The distribution of the number of antibiotic classes to which bacterial isolates were simultaneously resistant (coresistant) in three water samples is summarized in Fig. Fig.1.1. Almost all of the WW and RWD isolates (more than 96%) exhibited MDR. The mean numbers of the coresistant antibiotic classes were 5.0 and 5.2 (range, 0 to 7) for the bacterial communities of WW and RWD, respectively. These values were significantly higher than that of the RWU isolates (mean, 1.0; range, 0 to 3). Approximately 27.7% of the RWU isolates exhibited MDR, and the majority of these MDR isolates (77.8%) were coresistant to two classes of antibiotics. When the bacterial isolates of the three water samples were pooled, antibiotics within the same class correlated more closely with each other than with unrelated antibiotics. For example, for the tetracyclines OTC, TET and DOX, the Spearman correlation coefficients ranged from 0.738 to 0.985, and for the β-lactams AMP and CTX, the Spearman correlation coefficient was 0.601. The Spearman correlation coefficients between unrelated antibiotics were generally lower than 0.6.

FIG. 1.
Multidrug resistance in the wastewater effluent (a), downstream river water sample (b), and upstream river water sample (c). The x axis represents the number of antibiotic classes to which an isolate was simultaneously resistant, and the y axis represents ...

Tetracycline resistance genes.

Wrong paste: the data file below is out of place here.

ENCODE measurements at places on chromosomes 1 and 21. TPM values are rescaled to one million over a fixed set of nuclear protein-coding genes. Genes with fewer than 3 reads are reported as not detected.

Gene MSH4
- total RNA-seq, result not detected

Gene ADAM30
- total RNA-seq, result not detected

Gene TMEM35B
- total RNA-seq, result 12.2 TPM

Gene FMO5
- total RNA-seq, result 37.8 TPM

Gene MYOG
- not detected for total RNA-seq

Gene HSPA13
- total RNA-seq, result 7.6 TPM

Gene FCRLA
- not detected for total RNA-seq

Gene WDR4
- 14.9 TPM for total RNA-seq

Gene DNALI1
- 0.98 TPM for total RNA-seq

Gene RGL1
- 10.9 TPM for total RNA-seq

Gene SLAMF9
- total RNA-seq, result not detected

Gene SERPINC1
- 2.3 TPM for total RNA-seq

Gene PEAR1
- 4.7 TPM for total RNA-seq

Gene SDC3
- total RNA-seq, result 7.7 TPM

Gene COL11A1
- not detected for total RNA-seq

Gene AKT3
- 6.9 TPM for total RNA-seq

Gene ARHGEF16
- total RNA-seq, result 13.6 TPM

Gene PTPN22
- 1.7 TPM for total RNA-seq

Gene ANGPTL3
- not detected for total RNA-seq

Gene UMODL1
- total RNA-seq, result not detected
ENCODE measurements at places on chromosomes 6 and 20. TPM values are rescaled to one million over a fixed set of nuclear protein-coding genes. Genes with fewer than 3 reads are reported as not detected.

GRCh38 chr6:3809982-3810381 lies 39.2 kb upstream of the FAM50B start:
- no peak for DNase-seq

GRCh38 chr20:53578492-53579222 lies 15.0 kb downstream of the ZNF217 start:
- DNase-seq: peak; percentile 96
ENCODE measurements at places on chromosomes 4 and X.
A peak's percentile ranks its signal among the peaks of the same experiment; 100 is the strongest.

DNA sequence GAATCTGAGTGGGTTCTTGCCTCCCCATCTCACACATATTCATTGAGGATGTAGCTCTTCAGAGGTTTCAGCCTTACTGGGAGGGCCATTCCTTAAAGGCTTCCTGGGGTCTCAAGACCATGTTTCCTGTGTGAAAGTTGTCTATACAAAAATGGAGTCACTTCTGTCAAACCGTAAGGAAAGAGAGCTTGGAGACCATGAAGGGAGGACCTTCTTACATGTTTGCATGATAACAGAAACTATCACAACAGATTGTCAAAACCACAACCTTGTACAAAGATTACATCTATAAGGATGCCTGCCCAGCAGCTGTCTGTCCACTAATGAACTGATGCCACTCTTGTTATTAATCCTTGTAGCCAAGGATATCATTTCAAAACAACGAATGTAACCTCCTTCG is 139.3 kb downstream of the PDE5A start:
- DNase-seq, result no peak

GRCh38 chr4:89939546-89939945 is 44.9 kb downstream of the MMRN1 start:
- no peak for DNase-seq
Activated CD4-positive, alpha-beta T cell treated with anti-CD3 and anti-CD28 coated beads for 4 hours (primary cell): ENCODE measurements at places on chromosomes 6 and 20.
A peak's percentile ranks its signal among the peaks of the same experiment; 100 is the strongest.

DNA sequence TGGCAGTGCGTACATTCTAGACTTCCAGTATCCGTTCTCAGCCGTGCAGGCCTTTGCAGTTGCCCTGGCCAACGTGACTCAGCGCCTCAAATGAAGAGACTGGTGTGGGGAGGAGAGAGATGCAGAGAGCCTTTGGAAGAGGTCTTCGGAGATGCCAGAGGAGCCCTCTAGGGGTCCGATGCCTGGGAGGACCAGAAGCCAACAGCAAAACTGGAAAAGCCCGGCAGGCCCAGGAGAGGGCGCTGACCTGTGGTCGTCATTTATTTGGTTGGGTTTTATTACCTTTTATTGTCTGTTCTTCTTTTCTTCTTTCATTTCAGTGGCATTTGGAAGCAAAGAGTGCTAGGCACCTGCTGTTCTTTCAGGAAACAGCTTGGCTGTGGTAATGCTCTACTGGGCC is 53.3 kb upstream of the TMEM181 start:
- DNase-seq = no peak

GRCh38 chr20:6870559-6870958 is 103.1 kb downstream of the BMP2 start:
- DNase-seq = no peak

Most of the WW and RWD isolates (prevalence of 94.2% and 95.4%, respectively) harbored tet genes. These tet-positive isolates were generally not susceptible to tetracyclines (MICs greater than 4 mg liter−1). As shown in Table Table3,3, in WW isolates, tet genes encoding efflux proteins were clearly more abundant than those encoding ribosomal protection proteins. The most common resistance gene was tet(A), identified in 69.3% of the WW isolates, followed by tet(C), tet(L), and tet(J) (in 42.9%, 37.6%, and 32.3% of the isolates, respectively). All of these resistance genes encode efflux proteins. The most common ribosomal protection protein determinant was tet(W), found in 28.0% of all WW isolates, followed by otr(A) and tet(M) (in 16.9% and 12.2%, respectively). Resistance genes encoding ribosomal protection proteins were generally more abundant in RWD isolates. tet(W) was the most abundant, found in 67.8% of the RWD isolates, followed by tet(S), tet(M), and tet(O) in 33.3%, 18.4%, and 16.0% of the isolates. For genes encoding efflux proteins, tet(A) was the most common, detected in 62.1% of the RWD isolates, followed by tet(J), tet(D), and tet(L) (in 31.0% to 44.8% of the isolates). Above all, there was no significant difference in the prevalence of all tet genes between WW and RWD isolates (Wilcoxon matched-pair test, P = 0.61). When all WW and RWD isolates were pooled, tet(A) was the most common resistance gene (67.0%), followed by tet(W), tet(C), tet(J), tet(L), tet(D), tet(Y), and tet(K) (in 21.0% to 40.6% of the isolates). tet genes were carried mainly by Pseudomonas, Stenotrophomonas, Bacillus, Ochrobactrum, Sphingobacterium, Pseudochrobactrum, Arthrobacter, Microbacterium, Achromobacter, Escherichia, and Brevundimonas species. A detailed list of bacterial species or genera carrying tet genes and the identities of the genes is presented in Table S2 in the supplemental material.